2) How many times should you use the keyword on each page of contractor websites?
There is no ideal number or frequency. The number of times a keyword appears on the page will vary depending on the type of content you have created, how long it is, and other factors.
Instead of worrying about a number or an ideal rate of keyword density, focus on relevance, uniqueness and value.
Ask yourself these three questions:
Would someone using this keyword find my content relevant to their search?
Would someone using this keyword be able to find this same content somewhere else?
Would someone using this keyword be satisfied with the content I’m providing?
If your content is truly relevant to the keyword, it should naturally appear in the content at a reasonable rate, so that both readers and search engine spiders can tell what your content is about. Write like you speak and insert the keywords in a way that is natural and flows well. You will not fool Google with awkward keyword stuffing.
3) Where on contractor websites should the keyword appear?
Use your main keyword, or a variation of it, in all of these key places on the page:
· The URL
· The primary “attention” headline of the page (your headline should begin with the keyword for best ranking results)
· The supportive sub-headline to the primary headline
· The title and H1 tags (see chapter X)
· The first sentence or at least the first paragraph
· Image file names and alt text
· The meta title and description
· In outward links to related content within your website
Inserting the keywords in each of these 8 positions will prevent you from having to overuse them within the content of the page.
4) Page design and layout tips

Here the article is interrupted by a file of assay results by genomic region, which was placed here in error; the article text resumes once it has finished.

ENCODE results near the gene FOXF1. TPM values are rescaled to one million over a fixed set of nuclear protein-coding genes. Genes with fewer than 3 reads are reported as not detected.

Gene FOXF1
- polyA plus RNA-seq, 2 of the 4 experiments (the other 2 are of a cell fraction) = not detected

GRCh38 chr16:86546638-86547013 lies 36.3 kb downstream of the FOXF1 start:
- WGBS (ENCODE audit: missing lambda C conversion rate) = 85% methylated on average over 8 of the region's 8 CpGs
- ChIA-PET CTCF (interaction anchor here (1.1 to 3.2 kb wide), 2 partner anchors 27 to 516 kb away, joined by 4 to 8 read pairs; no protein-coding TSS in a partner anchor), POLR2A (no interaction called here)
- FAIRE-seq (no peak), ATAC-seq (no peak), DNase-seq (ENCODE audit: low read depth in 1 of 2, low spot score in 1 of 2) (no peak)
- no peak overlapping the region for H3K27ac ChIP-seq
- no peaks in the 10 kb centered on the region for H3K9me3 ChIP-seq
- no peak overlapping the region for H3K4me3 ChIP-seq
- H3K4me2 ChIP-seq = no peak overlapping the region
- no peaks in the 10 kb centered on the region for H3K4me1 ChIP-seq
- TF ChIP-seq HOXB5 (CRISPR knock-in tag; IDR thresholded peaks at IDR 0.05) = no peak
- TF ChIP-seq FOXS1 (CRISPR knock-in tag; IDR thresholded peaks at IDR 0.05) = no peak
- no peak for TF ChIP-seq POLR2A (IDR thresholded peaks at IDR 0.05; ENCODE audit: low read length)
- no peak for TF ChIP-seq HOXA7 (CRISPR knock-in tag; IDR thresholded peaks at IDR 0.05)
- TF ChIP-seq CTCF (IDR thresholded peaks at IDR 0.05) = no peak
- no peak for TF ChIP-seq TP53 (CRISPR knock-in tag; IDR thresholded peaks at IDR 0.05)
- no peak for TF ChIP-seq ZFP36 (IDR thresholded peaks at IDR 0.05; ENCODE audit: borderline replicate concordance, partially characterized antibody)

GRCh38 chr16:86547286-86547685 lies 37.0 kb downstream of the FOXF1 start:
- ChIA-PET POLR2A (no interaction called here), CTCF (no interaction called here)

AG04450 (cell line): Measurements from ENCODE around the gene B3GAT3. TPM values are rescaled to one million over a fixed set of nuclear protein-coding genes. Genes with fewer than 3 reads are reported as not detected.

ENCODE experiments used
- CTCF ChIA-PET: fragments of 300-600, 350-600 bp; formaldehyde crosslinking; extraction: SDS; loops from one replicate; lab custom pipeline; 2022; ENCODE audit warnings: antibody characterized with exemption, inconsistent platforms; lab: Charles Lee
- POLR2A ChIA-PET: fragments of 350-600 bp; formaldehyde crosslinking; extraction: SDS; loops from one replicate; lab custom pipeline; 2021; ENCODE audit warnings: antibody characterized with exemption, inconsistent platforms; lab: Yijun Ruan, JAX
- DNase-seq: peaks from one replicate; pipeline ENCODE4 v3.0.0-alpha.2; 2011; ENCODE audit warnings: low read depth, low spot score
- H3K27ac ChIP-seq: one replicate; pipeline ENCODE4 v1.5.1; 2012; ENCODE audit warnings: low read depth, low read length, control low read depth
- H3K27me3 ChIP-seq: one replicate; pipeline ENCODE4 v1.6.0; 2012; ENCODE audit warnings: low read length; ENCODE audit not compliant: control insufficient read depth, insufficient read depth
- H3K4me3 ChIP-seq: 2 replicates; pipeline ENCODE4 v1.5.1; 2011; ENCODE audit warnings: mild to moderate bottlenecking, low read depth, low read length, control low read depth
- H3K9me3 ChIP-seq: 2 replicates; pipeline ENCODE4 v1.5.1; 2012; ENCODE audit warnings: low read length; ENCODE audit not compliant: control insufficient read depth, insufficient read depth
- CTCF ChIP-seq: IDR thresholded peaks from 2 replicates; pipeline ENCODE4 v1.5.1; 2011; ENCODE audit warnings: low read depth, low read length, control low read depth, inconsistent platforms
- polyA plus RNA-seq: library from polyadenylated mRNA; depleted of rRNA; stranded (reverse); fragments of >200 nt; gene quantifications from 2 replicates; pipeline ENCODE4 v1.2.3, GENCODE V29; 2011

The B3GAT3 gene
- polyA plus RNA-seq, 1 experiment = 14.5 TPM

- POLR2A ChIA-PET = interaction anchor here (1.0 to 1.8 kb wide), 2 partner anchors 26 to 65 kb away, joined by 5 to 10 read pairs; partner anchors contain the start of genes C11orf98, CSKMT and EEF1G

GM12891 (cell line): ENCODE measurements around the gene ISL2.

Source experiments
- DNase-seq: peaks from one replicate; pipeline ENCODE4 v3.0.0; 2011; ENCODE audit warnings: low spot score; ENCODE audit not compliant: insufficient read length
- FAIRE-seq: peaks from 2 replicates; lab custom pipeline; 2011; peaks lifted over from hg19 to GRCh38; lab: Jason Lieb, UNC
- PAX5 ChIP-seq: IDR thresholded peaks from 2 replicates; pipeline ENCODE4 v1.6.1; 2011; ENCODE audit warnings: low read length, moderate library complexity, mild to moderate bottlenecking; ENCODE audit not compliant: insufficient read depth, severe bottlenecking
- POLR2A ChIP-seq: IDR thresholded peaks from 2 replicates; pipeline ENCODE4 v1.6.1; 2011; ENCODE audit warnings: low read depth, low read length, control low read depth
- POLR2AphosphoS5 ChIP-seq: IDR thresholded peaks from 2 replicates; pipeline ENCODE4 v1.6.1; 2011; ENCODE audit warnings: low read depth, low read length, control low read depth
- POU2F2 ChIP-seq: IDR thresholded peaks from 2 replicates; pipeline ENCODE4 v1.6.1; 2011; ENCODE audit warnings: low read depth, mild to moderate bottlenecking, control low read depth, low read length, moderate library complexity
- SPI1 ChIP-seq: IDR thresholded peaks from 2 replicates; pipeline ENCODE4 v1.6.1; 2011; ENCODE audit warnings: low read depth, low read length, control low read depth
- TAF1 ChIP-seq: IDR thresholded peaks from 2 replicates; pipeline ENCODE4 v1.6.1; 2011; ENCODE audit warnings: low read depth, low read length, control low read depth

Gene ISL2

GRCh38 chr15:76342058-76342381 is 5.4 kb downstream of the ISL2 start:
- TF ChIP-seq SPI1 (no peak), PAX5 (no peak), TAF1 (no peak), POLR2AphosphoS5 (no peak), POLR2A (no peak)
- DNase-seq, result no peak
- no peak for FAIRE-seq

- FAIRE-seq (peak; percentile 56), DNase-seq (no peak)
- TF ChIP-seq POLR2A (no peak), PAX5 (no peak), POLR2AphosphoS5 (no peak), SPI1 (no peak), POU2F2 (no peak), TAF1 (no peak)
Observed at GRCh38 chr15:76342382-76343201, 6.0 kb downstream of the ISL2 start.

On your service page (or any page for that matter), I do not recommend a “hero shot” of your staff and a bunch of vans in the parking lot. This is more of an expression of your ego than it is a benefit to your visitors.
I would suggest a high resolution shot of a happy family or an attractive female with a headset and your logo photo-shopped onto her shirt. You can purchase amazingly well produced photographs that are a great benefit to your visitors and website.
If you are going to use employee photos, be sure they are custom and shot by a professional.
Your images and graphics have just one purpose – to support the message and content of the page they are used on. DO NOT insert random shots that are designed as filler or to balance the page.
Make sure that whenever you insert an image it is a visual representation of the message in which it is placed.
Your “hero” shot at the top of the page should be selected to set the tone of your web page and to instill a sense of friendliness and trust for your company. Select that image very carefully.
5) Use of unlicensed images on contractor websites
Be sure that every photograph or image you use is licensed to you directly through the owner.
DO NOT go on Google and swipe images. They are there for the taking but may be copyright protected. It is easy to insert invisible tracking code in an image you own.
Whenever it is copied the owner is notified of the violation and where it exists.
The owner can demand up to several thousand dollars and sue you (and win) if you refuse to pay. Also, you don’t want to have an image on your contractor website that is used all over the web. This is unprofessional and can turn off many visitors.
To protect yourself, insist that your website developer provide you with licenses for each image or graphic on your website. You will be held accountable, not them, in case of a violation.
6) Proper use of page URL’s and addresses
When you are setting up (or modifying) your ac repair and furnace repair pages, be sure your page URL or address – http://yourcompany.com/residential-services/ac-repair has the primary keyword in it.
The company named has been removed in the link above but it is an actual HVAC website I found.
For ranking purposes, this URL has a problem – the primary keyword, “ac repair” is too “deep” within the URL to benefit ranking. Of course, the URL is only one of many factors but it still needs to follow best practices.
Google assigns relative importance to each keyword in the address based on the order they appear.
In this case, here is the relative importance to Google of each keyword, in order:
Keyword – “your company”
Keyword – “residential services”
Keyword – “ac repair”
They should easily rank for their company name because it is part of the primary domain. They do not rank (nor will they ever) for “residential services” because this sounds like a real estate term, not HVAC.